That last one sounds simplistic, but have you ever read a book that stared with a cute meet of a hero and heroine only to have it be a straight suspense...with no romance in the book? Or a book that begins at a murder scene only to segue into a romance?
That's such a no-no there aren't a lot of them around! Editors know better! But also readers judge books by the first five pages. If a suspense reader flips open a book to find a cute meet, they'd don't buy that book...That's why your first scene must clearly SHOW readers which kind of book they are getting.
Anyway, I'm losing focus...
My point is...You need to choose an opening for your book that does all three things and does them in such a way that the actions flow and make sense. If you have to over explain, you're not flowing.
Which all boils down to KNOWING THE POINT of that first scene. Why did you choose that scene to open your book? What ACTION really starts this story?
In THE BABY PROJECT, I start the book with the heroine and her dad talking. He isn't just her dad. He's also her boss, and they're about to read the will of the father of three brothers, who don't like each other because they all have different moms. But the heroine is also in the will as guardian for a fourth brother, a baby, that the original brothers don't know about. Why start it there? BEFORE the will reading and not DURING the will reading? Because the heroine had a baby who died and her father isn't sure she can handle being guardian of a baby, living with him, caring for him. Dad needs to know BEFORE he drags those older brothers into the situation, that she can care for this child.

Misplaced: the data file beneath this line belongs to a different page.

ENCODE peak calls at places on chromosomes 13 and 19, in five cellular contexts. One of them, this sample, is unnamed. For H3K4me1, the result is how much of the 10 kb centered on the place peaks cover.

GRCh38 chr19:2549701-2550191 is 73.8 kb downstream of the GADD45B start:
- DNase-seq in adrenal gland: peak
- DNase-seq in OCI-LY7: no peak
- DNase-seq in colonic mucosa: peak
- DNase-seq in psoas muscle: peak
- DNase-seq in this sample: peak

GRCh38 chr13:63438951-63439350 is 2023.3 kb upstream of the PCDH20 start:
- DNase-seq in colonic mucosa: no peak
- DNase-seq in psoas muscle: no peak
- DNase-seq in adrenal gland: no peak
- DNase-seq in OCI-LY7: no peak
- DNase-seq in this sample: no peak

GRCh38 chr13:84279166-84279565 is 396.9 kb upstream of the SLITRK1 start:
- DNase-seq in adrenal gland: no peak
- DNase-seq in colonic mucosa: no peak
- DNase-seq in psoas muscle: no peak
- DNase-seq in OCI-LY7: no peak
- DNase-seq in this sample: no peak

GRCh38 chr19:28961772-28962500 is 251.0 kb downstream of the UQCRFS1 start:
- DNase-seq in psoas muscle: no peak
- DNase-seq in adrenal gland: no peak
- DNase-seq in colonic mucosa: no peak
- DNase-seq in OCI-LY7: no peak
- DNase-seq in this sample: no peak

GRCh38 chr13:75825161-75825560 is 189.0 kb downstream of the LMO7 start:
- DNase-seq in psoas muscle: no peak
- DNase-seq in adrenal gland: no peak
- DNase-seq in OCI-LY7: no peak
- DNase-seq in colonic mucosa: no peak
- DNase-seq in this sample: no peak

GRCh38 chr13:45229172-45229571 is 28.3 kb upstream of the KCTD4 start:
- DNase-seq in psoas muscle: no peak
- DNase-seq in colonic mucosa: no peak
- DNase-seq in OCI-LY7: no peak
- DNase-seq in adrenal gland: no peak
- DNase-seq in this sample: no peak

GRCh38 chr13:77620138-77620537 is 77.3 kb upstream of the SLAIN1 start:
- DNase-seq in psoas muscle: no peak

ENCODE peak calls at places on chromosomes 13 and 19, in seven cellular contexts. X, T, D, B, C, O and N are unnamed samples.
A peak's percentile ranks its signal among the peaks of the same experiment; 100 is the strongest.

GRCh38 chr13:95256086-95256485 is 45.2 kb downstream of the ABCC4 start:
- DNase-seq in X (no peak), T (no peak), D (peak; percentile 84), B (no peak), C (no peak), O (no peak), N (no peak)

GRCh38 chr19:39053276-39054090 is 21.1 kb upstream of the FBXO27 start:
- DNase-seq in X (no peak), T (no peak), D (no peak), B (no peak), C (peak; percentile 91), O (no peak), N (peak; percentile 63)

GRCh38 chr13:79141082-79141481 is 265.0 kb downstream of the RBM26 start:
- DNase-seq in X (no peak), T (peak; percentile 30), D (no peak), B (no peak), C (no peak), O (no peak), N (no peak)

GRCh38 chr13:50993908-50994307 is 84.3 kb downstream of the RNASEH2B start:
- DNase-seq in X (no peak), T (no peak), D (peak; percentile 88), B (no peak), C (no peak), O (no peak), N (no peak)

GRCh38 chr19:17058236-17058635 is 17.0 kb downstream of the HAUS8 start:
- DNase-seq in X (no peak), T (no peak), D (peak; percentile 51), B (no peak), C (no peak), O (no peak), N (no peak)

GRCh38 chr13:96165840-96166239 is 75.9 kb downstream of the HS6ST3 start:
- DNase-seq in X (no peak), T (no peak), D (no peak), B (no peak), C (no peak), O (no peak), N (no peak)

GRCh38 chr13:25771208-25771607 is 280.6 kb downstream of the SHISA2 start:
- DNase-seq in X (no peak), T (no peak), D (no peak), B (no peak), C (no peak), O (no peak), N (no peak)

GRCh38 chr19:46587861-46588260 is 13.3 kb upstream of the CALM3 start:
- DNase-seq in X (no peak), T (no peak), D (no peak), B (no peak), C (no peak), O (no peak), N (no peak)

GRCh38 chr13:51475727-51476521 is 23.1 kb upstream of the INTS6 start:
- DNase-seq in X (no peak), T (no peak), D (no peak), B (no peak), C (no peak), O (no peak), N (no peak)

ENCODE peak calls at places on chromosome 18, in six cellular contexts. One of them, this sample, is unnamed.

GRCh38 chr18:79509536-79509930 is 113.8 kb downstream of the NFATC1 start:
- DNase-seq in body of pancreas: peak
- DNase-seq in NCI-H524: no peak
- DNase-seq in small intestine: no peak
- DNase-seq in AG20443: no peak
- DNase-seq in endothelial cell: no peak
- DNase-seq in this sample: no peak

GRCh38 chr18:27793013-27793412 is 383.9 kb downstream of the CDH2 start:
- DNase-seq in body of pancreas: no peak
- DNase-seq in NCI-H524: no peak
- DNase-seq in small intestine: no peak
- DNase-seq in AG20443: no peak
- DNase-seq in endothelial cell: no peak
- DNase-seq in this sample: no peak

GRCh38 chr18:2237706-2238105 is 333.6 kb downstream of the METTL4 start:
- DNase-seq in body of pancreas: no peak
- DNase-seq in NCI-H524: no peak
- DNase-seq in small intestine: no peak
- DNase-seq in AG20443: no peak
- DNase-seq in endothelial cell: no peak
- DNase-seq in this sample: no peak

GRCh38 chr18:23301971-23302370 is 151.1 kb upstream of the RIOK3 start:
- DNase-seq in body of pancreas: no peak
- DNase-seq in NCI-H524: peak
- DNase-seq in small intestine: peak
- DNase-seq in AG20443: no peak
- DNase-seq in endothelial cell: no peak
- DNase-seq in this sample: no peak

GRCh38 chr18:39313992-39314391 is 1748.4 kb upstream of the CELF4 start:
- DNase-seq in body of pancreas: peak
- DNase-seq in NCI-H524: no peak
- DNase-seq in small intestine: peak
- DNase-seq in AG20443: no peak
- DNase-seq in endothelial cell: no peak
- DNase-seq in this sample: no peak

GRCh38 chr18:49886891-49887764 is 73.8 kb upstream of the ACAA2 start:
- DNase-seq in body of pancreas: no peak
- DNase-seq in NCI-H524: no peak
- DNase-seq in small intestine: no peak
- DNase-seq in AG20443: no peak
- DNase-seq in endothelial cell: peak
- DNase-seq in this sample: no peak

And she's not sure she can, but she can't admit this to her dad, who had threatened to send her back to therapy. She's tired of everyone thinking she's just shy of crazy, but also knows her dad is right. If she can't do this...there's trouble in her life that she has to deal with. She has to handle this.
Not only do I not have to explain this poor heroine is still grieving her child because her dad pins her to the wall and says, "Can you handle this?" but also I don't have to explain that this baby, a fourth brother, is going to cause trouble. So when those brothers walk in, everybody's on the edge of their chairs, knowing we've got a tense revelation coming up and also feeling for the heroine who has to be part of it.
From there, the book flows.
If you choose the correct scene to start your story, you won't have to worry about flow or bumps or too much explanation necessary to show readers why something is happening...your scene building blocks will line up just fine.
So if you're having trouble making your first scene work, if it doesn't flow, if you have to keep going back adding in explanations, consider the purpose of your first scene...
Tell us what kind of book we're getting
Start off a chain of events with action
If your book's not flowing, if you have too much explanation, (which really translates to telling) you might have chosen the wrong scene.
Happy Monday and Happy Reading...